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And speaking of trade magazines, you must read this

Okay, so I make fun of trade magazines and took an unfair jab at Grounds Maintenance, even though I’ve faithfully read each issue every month for the last nine years. Speaking of Grounds Maintenance magazine, anyone who is running or starting a business based on a service rather than selling merchandise absolutely, positively, no arguments must read this excellent article on how to market a service business published this month, you guessed it, in Grounds Maintenance magazine.

Money quote:

Service typically cannot be separated from the creator-seller of the service. Customers’ opinions regarding a service frequently are formed through contacts with the production/marketing personnel and impressions of the physical surroundings in the “factory.” Therefore, building personal relationships and trust with customers is vital for your service business. Too often, the contact personnel (your landscaping crew) think of themselves as producers of a job rather than marketers of a service. Training your employees to interact with customers, or designating a foreman who is knowledgeable, courteous and willing to go the extra mile to answer customer’s needs is very important to marketing your services.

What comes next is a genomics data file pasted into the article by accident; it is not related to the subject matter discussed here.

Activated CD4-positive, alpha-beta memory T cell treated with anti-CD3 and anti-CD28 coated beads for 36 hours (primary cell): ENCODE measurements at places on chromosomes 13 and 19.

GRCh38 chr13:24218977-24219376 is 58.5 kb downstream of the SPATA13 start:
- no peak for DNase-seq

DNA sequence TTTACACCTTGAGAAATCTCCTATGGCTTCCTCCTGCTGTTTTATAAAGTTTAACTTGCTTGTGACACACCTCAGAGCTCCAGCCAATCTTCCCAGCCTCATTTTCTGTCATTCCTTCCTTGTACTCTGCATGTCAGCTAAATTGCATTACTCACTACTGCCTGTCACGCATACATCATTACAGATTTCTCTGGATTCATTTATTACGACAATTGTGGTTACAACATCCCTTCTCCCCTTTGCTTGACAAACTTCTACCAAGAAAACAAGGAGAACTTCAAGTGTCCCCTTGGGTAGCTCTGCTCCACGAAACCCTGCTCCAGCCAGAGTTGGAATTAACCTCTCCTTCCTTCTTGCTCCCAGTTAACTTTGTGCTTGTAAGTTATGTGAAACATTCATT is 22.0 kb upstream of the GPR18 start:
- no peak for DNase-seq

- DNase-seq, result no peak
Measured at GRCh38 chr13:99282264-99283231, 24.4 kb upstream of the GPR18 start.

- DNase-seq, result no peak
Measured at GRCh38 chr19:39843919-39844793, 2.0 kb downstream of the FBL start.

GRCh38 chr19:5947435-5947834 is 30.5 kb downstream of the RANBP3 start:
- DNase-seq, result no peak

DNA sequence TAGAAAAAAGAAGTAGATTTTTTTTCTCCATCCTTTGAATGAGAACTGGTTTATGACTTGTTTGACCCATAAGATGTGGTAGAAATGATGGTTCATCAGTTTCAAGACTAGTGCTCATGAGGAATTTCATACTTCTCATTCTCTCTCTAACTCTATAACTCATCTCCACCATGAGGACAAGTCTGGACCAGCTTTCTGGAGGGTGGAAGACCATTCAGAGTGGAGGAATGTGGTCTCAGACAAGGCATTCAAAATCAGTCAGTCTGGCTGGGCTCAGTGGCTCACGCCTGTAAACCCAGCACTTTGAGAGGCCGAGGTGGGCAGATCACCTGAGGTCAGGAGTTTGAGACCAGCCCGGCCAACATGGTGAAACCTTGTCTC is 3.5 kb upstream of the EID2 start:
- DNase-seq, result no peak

Of course, as readers of this blog know, I would argue this is equally true of retailing.

Of course — and this is typical of the problems you find in trade magazines — later in the article the authors stress the importance of determing the price elasticity of the services you offer. Ummmm, sure, if you say so . . . How many landscapers have you hired, Dr. Venture, that not only know what price elasticity is, but can do the research and make the calculation? I don’t know about the groundskeepers you have crawling the grounds of Cornell (the author is an econ prof there), but if they could calculate price elasticities, do you think they’d be pushing frigging lawnmowers around all day?

Read the article. Puzzle through some of the MBA talk and memorize what you understand. Seriously. It’s a great article. End of lecture.

(And if you can’t sleep tonight and that pound of Vicodin you just swallowed isn’t helping, try 10 Steps to Renovate a Sand Bunker. I bet you can’t last past number five. I’m telling you — I actually read this stuff, but even I nodded off around number 3, “Remove The Sand.”)

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